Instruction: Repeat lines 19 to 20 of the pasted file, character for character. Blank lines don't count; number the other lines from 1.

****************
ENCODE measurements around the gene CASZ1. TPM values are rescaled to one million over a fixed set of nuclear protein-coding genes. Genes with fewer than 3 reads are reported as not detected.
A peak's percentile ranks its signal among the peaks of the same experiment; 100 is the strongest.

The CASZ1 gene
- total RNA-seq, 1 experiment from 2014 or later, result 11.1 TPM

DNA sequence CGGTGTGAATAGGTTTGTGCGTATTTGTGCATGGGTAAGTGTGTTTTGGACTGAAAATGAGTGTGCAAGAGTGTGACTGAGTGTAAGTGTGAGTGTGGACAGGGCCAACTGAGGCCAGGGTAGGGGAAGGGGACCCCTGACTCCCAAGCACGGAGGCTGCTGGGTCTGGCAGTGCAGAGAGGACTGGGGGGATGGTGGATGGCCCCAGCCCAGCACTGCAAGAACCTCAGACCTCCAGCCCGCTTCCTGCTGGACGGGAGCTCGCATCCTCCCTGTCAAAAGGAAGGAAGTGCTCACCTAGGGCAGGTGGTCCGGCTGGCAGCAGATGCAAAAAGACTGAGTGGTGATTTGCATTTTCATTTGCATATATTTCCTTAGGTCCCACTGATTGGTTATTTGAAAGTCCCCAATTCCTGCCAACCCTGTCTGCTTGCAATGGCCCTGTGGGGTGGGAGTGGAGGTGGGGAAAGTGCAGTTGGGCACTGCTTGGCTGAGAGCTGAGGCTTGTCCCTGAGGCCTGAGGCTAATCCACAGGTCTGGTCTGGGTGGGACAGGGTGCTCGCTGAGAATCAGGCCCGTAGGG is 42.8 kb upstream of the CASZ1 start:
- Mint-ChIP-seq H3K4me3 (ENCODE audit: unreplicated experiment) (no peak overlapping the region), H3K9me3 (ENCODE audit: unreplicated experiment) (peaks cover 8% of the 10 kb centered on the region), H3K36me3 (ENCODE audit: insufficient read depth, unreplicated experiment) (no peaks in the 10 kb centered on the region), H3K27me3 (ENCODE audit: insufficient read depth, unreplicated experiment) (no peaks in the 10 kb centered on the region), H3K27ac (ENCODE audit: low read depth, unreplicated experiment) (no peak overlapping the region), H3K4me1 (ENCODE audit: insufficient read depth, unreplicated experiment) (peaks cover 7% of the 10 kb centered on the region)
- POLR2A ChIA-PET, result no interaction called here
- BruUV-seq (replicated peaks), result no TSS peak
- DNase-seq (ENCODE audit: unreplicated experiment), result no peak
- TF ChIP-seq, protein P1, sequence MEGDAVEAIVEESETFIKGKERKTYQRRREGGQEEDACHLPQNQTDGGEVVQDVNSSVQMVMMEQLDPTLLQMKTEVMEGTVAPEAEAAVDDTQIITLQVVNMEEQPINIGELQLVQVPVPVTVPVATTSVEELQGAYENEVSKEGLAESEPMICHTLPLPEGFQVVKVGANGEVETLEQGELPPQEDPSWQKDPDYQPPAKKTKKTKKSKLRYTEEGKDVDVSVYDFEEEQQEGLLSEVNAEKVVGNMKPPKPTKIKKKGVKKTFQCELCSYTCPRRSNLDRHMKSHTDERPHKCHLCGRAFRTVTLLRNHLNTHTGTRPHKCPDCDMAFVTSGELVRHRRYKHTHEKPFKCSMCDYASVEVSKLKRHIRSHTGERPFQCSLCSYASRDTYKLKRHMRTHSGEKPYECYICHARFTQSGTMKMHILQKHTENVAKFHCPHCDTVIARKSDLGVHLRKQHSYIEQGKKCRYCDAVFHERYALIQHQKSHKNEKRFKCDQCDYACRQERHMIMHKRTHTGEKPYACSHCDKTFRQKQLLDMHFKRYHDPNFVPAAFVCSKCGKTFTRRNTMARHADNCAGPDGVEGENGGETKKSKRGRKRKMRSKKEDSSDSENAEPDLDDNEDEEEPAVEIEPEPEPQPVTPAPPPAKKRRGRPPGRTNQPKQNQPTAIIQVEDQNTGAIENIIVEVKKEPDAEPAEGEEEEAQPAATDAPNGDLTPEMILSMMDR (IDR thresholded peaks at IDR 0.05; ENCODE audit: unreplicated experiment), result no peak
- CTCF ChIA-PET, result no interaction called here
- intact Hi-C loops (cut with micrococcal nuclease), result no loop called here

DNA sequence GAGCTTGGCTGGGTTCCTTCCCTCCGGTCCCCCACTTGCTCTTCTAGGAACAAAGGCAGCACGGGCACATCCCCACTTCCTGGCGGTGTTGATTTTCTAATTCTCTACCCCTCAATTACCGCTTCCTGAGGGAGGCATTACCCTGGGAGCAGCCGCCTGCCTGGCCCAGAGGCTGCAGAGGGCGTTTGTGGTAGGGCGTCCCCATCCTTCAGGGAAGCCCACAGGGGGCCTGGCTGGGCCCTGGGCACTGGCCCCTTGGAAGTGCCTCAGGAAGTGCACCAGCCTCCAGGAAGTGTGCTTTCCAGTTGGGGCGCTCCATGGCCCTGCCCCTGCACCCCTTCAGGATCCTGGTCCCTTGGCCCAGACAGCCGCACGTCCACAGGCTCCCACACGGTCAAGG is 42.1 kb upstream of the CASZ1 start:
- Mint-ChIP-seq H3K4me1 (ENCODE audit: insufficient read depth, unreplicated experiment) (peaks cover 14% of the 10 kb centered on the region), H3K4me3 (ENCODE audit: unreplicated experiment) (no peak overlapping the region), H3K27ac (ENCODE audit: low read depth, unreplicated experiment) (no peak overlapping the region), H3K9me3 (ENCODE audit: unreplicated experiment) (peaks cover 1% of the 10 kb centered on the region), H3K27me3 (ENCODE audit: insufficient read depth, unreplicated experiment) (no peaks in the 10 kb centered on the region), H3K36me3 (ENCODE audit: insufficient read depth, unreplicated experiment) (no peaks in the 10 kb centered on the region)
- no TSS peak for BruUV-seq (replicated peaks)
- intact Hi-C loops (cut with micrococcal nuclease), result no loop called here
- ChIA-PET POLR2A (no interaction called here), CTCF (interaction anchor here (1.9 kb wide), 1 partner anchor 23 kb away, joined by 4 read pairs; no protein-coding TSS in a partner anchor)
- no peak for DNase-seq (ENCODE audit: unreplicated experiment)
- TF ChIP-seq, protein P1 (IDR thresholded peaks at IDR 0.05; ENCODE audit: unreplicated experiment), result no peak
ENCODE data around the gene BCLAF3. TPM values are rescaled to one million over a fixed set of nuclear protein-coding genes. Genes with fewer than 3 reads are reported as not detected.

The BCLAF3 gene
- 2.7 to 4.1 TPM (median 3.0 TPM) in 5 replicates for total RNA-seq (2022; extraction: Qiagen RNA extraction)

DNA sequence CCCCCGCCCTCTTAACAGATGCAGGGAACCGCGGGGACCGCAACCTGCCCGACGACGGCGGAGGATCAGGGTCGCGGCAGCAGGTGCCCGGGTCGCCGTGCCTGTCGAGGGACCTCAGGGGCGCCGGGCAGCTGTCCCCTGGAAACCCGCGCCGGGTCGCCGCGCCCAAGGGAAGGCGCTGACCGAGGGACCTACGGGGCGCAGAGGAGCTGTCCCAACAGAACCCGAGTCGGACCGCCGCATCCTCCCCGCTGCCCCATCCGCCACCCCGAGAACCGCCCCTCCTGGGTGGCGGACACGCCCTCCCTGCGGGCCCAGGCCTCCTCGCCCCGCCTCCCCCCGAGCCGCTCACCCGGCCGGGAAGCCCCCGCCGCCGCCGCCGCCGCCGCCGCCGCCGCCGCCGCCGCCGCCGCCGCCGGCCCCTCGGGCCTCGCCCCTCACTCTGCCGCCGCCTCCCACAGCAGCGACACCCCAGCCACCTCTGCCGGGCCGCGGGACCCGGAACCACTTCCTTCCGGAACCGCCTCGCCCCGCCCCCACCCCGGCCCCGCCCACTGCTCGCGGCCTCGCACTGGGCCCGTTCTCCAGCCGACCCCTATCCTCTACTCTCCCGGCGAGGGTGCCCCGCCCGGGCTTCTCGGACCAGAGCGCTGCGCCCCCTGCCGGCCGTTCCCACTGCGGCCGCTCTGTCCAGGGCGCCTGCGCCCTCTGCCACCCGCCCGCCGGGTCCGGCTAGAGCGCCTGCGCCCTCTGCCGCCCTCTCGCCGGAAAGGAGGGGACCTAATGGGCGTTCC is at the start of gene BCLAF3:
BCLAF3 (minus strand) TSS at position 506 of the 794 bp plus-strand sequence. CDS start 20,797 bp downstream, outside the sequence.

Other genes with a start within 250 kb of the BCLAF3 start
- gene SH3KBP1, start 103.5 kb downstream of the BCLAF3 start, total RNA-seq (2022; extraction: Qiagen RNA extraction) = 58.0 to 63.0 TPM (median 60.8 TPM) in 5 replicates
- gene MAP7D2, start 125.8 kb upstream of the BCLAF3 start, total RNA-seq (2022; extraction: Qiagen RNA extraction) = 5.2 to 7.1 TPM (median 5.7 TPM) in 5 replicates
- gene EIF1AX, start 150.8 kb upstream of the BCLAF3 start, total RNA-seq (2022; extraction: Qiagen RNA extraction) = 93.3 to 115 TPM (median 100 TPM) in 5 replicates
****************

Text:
- TF ChIP-seq, protein P1 (IDR thresholded peaks at IDR 0.05; ENCODE audit: unreplicated experiment), result no peak
ENCODE data around the gene BCLAF3. TPM values are rescaled to one million over a fixed set of nuclear protein-coding genes. Genes with fewer than 3 reads are reported as not detected.